‘Thought We Were Going To Die,’ Jamaica Tourist Relates After Hurricane

The Trentonian
21 September, 1988

‘Thought We Were Going To Die,’ Jamaica Tourist Relates After Hurricane

By Kathie Flannery
Staff Writer


PRINCETON — The perfect honeymoon — tropical winds of only 116 mph — romantic quarters with 106 evacuees jammed into a cocktail lounge — and the beet cuisine of crackers and soda. Borough Councilman Mark Freda, and his new bride, Beth Ogilvie, flew to Jamaica on Sunday looking forward to a week-long honeymoon in the tropical paradise.

Unfortunately, the tropical paradise turned into a tropical storm, a hurricane that destroyed the Sandals Hotel in Montego Bay where the Freda’s were staying less than 48 hours after they arrived.

“It sounded like a monster roaring … like someone trying to get in,” said Sandy Hopkins of West Trenton, who was also vacationing at Sandals with her husband and three other couples. Three days after her return, she said she can still hear the roar when she said.

Hopkins said that she couldn’t take her eyes off the glass doors in the Holiday Inn foyer where part of the group from Sandals had been taken. Although the doors were chained shut and barricaded with large potted plants, by the end of five and a half hours of storm, Hopkins said the hinges on the doom were beginning to come loose.

If the doors blew, everyone would be sucked out into the storm by the force, mid Hopkins. We really thought we were going to die.’

For four nights the Fredtui and Hopkinsea along with the other evacuees slept on the floor or the chairs in the recreation room of the Holiday Inn. The floors and chairs were soaking wet and stinking of mildew. Alternating power only allowed the lights or fans to be on, never both.

After the first day, food and drinks were served on a regular basis from food salvaged from Sandals plus the supply at the Holiday Inn, but some of the guests were beginning to take ill from bug bites and contaminated water, said Hopkins.

For four days, everyone was out of touch with the states. Rumors had circulated that some Americans had died and the relatives at home began to panic, at least Freda’s mother Ann Freda did. But others used a little creativity, such as Hopkins’ 18- year-old son who had a ham radio operator get a message to his parents.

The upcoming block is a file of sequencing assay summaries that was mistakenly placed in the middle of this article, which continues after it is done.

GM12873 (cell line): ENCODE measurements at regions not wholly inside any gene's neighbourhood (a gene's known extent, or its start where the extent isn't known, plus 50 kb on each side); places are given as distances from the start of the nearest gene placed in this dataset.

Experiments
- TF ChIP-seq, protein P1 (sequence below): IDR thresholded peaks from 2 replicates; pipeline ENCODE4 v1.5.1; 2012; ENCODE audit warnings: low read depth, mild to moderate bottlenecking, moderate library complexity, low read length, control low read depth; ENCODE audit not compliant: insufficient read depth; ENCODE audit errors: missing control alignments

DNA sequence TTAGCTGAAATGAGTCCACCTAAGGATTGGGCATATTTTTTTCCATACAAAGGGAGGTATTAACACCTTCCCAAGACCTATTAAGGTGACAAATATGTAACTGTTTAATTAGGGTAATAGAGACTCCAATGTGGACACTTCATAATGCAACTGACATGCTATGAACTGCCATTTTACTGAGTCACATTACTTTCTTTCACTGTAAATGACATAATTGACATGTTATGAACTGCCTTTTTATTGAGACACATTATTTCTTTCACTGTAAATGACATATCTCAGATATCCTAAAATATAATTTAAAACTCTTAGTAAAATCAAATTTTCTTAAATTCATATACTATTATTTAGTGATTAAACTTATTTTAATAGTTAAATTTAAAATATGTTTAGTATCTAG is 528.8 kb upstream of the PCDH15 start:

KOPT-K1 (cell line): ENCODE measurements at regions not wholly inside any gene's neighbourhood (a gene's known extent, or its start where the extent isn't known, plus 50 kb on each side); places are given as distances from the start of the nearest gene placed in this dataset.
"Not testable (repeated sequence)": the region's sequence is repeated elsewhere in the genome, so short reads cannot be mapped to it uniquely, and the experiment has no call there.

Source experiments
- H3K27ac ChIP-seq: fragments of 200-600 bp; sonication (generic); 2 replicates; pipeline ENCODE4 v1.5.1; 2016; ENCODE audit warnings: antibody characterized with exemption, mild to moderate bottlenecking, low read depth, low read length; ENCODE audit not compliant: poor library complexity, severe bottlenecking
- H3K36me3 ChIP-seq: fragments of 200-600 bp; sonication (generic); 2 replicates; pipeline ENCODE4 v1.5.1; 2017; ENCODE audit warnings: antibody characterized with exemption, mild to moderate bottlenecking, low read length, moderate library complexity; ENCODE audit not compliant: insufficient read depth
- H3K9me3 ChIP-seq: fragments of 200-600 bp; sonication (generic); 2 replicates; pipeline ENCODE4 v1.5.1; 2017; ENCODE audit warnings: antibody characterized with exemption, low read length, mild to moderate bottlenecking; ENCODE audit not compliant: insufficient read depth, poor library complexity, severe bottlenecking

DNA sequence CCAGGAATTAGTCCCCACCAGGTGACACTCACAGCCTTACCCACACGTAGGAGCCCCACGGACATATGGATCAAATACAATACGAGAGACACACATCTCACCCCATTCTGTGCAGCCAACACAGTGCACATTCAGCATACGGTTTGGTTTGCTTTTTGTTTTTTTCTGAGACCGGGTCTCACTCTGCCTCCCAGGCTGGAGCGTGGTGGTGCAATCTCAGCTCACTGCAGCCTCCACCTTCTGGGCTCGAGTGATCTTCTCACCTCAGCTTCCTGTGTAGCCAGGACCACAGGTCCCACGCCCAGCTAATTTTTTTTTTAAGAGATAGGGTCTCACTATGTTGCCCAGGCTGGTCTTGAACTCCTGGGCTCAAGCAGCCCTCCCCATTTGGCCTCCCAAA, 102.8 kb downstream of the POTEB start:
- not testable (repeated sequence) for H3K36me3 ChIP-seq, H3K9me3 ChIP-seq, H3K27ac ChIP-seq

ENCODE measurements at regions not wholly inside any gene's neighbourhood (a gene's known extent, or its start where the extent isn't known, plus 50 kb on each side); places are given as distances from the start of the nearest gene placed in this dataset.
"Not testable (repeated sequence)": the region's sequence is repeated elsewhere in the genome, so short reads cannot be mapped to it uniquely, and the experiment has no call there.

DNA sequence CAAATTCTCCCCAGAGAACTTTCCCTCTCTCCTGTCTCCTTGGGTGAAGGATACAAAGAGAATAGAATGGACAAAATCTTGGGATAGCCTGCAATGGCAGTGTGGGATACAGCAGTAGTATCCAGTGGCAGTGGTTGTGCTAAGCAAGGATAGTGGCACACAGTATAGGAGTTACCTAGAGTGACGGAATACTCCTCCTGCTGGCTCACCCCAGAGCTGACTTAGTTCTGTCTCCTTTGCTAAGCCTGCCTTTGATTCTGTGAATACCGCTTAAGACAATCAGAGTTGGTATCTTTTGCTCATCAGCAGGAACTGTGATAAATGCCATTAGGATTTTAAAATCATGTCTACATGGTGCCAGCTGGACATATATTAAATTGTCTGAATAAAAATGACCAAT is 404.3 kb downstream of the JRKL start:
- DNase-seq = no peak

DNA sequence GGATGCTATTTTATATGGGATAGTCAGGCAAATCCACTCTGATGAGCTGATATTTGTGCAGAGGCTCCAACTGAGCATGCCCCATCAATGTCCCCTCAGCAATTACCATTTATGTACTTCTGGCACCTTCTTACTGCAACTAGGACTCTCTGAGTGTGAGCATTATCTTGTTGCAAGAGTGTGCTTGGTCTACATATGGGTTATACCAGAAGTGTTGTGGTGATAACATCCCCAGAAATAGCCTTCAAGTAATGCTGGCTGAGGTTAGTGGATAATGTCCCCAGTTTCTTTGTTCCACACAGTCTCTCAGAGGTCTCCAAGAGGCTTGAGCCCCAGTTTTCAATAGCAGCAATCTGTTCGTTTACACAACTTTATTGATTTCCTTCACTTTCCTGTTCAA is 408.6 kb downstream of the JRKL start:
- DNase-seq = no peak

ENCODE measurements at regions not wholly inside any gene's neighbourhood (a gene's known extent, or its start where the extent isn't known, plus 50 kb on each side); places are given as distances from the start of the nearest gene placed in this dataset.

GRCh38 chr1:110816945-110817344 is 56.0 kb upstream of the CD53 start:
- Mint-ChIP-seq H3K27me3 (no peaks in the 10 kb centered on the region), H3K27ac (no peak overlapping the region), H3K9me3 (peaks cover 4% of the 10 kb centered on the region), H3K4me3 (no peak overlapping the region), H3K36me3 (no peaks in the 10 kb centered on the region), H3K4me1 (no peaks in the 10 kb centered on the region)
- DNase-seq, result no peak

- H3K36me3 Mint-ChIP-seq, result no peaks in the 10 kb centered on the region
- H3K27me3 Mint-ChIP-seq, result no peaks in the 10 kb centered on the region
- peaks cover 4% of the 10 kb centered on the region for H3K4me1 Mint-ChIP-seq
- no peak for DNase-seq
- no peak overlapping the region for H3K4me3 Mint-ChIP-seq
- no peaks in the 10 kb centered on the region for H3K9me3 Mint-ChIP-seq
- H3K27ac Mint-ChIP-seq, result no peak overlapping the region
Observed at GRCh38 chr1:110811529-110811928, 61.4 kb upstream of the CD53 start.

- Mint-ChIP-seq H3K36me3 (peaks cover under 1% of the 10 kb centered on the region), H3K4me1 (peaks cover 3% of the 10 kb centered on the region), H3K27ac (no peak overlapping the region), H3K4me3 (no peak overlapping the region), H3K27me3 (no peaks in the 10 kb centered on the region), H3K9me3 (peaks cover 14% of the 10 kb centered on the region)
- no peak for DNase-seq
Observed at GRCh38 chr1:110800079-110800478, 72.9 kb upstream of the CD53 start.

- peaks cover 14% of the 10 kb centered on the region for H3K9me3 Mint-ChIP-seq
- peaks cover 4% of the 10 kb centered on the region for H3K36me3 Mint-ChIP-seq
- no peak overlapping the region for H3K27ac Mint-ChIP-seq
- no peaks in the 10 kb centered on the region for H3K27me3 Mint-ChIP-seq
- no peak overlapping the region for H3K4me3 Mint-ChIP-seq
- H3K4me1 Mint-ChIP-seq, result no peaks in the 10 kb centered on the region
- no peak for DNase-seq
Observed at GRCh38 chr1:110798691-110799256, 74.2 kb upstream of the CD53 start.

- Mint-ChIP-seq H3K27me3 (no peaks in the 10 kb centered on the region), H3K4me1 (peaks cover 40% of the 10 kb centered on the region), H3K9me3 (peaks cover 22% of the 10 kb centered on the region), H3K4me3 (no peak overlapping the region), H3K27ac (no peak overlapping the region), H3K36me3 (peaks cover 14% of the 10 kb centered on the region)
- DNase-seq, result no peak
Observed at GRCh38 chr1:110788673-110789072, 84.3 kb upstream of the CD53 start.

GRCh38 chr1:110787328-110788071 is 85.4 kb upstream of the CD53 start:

Freda said that the scariest part was while they were waiting in the lobby of Sandals to be taken by bus or car to the Holiday Inn. He said he could “hear parts of the building being ripped off and see parts of the roof coming down.”

Just as amazing as the strength of the storm, according to both the Freda’s and the Hopkinses, was that the planes were still bringing in the tourists on Sunday night.

But Air Jamaica representative Bernard Payne said that they only flew in until they no longer considered it safe for passenger travel. When the planes were flown off of the island to protect them from the storm, an extra stop was made at Kingston to pick up as many passengers 05 possible, he said.

On the other hand, both couples said they were extremely pleased with the way the staff handled the evacuation. The customers were informed of the storm’s progress at regular intervals and all of the customers belongings that were left in the hotel were returned.

Hopkins said she left the room with nothing but pants, pajamas and toothbrushes and had every item returned — including the money in her wallet. She said that the staff returned twice to the destroyed Sandals to retrieve missing articles and even went so far as to search the room for money her husband had hidden.

In return, the evacuees $840 to help the employees who live in Jamaica. For anyone who would like to donate clothing, food or any nonperishable items, address the items to the entertainment director of “Couples,” do Louis Clayton, P.O. Boo 330, Ochorios, Jamaica.

Trentonian Photo by EMMA LEE

SHOW AND TELL — Sandy Hopkins of West Trenton shows off her “I Survived Gilbert” T-shirt after returning from a nightmarish Jamaica vacation with her husband

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